WASHINGTON – Seven months after Malaysia Airlines Flight 370 lost contact with air traffic control,aviation experts gathered to discuss how technology could help search for wreckage that disappears in deep oceans.
They met Tuesday to discuss this and other aviation obstacles at a conference about how to track planes and search-and-rescue operations after emergencies.
The National Transportation Safety Board conference focused on technological advances in flight recording and aircraft trackers. The last NTSB conference on flight recorders,commonly known as black boxes,was in 1999.
NTSB spokesman Peter Knudson said the conference was spurred by improvements in technology over the last 15 years.
“There’s questions about whether there are other technologies that can help us locate an aircraft quicker,” he said. “We felt,’Let’s take a fresh look at this and see what improvements can be made.'”
The agency is accepting other ideas and information through Oct. 21.
The still-missing Malaysian plane is thought to have crashed in the Indian Ocean after disappearing on its way to Beijing. Australian ships began looking for the wreckage again this week.
“For the general public in Europe,it is incomprehensible that a commercial airline can simply disappear,” said Thomas Mickler,D.C. representative for the European Aviation Safety Agency.
Blake van den Heuvel,director of business development at DRS Technologies,said planes could use what’s called a deployable flight recorder system.
Instead of going down with a plane that crashes in deep water,a deployable black box would separate from the aircraft upon impact. The deployable recorders are able to float indefinitely,he said.
Safety experts joined engineers,accident investigators and aircraft manufacturers for the daylong event. They focused on flight regulations in the U.S. and worldwide and discussed what future changes to flight recording devices are feasible.
Other solutions presented including having planes wirelessly transmit data during flights and increasing the transmission period of underwater locator beacons,which are triggered by water and emit pings to help search teams find wreckage.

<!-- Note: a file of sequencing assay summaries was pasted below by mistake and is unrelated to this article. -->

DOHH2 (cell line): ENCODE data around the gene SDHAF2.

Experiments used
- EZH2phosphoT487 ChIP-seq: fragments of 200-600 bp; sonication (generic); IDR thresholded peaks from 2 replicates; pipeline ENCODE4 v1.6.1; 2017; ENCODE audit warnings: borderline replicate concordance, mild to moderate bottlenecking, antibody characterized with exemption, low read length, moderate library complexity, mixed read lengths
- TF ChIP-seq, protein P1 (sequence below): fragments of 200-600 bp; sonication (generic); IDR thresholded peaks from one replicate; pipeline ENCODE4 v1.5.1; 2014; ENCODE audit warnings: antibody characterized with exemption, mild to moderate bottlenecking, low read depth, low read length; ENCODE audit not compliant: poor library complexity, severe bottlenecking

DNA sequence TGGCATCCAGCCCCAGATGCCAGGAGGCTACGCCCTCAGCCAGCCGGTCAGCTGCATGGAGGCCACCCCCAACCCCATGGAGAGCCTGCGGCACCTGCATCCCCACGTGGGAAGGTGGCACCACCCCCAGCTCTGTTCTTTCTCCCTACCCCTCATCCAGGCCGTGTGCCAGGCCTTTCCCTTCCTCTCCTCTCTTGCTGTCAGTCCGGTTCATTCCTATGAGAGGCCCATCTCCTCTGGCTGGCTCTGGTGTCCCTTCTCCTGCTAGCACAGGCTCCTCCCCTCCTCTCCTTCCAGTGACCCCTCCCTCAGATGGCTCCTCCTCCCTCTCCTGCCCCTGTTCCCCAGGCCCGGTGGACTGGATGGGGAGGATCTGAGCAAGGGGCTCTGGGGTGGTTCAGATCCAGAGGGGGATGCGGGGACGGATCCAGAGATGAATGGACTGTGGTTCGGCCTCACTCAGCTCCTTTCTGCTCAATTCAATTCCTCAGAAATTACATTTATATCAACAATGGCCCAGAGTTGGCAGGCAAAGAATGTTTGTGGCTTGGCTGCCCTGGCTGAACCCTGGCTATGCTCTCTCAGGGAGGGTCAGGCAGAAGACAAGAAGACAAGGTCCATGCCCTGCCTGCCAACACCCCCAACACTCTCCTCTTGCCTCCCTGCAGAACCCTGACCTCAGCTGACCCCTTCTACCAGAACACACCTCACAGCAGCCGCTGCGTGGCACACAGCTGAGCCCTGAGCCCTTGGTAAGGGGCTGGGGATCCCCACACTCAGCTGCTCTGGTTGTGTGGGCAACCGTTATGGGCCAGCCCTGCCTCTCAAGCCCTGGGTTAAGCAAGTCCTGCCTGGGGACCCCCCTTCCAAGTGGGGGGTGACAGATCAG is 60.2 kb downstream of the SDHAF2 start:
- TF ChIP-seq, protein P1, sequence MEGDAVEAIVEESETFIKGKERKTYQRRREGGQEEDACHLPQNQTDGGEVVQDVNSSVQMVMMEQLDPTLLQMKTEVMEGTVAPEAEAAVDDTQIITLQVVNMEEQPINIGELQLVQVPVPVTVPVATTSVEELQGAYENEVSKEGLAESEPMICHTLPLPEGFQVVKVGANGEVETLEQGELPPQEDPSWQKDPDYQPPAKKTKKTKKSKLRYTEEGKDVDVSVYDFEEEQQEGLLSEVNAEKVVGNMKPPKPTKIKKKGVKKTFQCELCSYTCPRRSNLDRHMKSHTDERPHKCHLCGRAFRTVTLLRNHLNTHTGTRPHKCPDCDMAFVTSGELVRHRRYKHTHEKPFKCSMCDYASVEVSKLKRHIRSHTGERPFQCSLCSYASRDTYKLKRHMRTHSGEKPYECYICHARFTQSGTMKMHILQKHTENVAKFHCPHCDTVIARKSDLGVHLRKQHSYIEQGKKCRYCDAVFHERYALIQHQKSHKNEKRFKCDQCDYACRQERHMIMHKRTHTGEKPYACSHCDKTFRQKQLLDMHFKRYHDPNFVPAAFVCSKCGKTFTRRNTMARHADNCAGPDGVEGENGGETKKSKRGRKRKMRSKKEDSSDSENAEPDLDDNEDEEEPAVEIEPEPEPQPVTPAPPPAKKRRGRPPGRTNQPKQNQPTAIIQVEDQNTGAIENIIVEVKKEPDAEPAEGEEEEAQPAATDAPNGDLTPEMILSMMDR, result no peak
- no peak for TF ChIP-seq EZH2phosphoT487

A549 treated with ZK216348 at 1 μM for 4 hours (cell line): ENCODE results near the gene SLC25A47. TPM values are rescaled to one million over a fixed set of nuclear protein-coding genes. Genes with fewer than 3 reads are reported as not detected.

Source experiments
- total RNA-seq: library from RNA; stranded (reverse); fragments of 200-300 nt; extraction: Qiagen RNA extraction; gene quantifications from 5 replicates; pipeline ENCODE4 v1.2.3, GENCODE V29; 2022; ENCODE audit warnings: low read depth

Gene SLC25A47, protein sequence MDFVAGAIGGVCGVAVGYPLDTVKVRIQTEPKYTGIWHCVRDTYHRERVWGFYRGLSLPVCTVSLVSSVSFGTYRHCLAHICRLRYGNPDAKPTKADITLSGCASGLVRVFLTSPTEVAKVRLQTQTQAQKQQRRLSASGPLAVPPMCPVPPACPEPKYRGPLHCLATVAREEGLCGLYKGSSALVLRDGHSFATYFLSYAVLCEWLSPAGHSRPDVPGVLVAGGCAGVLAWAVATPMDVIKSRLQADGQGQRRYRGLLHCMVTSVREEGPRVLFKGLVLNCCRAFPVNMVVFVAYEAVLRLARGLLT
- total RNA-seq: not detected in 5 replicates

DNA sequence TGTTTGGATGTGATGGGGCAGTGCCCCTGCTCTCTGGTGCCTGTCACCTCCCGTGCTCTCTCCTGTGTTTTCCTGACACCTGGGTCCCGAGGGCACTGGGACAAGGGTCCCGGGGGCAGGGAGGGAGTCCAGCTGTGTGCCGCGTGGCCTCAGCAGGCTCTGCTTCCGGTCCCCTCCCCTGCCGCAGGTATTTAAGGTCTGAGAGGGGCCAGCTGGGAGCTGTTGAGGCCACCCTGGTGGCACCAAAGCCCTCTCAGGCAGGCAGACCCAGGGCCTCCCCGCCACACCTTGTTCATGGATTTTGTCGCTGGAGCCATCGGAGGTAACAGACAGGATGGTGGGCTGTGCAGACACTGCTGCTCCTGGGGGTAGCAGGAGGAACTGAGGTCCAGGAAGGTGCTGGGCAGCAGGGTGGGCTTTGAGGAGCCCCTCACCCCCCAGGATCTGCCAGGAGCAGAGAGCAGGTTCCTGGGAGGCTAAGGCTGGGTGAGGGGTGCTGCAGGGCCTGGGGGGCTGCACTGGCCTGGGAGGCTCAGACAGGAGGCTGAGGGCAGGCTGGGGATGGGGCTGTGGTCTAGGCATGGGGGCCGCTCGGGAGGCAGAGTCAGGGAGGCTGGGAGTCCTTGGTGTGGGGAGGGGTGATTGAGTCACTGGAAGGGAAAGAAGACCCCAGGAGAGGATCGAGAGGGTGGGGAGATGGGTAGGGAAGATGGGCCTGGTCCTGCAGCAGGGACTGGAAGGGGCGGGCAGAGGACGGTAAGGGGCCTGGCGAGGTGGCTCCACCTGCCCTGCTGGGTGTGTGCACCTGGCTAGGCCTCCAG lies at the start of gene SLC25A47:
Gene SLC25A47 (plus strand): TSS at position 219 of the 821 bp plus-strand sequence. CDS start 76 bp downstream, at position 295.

Current devices have batteries that last about 30 days.
Speakers made repeated references to Air France Flight 447,which crashed in the Atlantic Ocean in 2009. The wreckage was discovered days after the crash,but it took nearly two years to find the plane’s flight recorders and determine exactly what happened.
Mark Smith,an aircraft accident investigator for Boeing,showed the audience a chart with every underwater plane accident since 1980. Flight recorders were recovered in less than 30 days in almost all of the accidents,he said.
“This is the issue we are addressing today: the ones that take a long time to recover,” he said.
Steve Kong is a business and technical development manager at Inmarsat. The British satellite company shared satellite logs with Malaysian authorities after the plane’s disappearance.
Kong compared post-crash investigations to tracking a close relative who disappears.
“If we’re trying to locate a loved one because they’re missing,we like to know the sequence of events that led up to that disappearance,” he said.
Acting NTSB Chairman Christopher Hart emphasized the complexity of determining the sequence of events leading up to a crash.
“It’s been an illuminating day,especially from a systems perspective,” he said.
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